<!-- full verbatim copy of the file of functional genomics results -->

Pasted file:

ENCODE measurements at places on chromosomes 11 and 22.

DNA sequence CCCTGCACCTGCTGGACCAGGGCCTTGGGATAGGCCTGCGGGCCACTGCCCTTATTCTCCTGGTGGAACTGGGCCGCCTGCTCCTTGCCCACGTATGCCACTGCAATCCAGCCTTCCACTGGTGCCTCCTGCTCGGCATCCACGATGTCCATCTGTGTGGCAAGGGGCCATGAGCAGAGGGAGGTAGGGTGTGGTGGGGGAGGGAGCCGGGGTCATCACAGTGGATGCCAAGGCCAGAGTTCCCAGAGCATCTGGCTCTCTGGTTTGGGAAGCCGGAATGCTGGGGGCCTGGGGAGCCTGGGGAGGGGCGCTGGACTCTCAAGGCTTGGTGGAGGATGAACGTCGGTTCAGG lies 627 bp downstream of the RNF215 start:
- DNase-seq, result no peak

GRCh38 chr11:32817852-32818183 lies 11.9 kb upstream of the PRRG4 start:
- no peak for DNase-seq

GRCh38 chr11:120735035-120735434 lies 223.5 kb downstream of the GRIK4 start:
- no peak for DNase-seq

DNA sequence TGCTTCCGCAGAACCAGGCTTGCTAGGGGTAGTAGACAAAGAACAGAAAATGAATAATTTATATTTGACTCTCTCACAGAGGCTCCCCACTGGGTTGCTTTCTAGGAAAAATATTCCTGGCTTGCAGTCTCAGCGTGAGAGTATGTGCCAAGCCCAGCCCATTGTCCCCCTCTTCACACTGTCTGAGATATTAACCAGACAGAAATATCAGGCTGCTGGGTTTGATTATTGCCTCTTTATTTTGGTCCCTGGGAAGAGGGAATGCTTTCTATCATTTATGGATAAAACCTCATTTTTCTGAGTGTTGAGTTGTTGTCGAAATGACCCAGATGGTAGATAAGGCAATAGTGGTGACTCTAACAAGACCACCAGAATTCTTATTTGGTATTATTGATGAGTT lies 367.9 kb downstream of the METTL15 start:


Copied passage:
ENCODE measurements at places on chromosomes 11 and 22.

DNA sequence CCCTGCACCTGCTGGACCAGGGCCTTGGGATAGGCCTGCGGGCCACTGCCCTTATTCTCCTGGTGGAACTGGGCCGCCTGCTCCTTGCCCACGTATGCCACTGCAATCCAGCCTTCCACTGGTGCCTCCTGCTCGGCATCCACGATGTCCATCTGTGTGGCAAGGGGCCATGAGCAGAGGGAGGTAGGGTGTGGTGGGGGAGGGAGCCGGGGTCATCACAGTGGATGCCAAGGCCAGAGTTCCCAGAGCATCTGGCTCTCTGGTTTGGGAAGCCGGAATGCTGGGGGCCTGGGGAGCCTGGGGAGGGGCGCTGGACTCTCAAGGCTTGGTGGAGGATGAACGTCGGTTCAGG lies 627 bp downstream of the RNF215 start:
- DNase-seq, result no peak

GRCh38 chr11:32817852-32818183 lies 11.9 kb upstream of the PRRG4 start:
- no peak for DNase-seq

GRCh38 chr11:120735035-120735434 lies 223.5 kb downstream of the GRIK4 start:
- no peak for DNase-seq

DNA sequence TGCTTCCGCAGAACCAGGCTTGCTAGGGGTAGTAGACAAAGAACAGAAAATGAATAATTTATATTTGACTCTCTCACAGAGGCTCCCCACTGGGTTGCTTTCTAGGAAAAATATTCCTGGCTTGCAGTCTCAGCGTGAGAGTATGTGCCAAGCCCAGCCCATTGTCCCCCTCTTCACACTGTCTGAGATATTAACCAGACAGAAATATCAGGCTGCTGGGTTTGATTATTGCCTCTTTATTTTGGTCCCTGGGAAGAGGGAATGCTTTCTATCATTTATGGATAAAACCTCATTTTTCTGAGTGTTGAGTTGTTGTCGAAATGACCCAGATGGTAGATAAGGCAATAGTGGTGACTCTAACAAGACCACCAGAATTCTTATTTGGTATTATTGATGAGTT lies 367.9 kb downstream of the METTL15 start: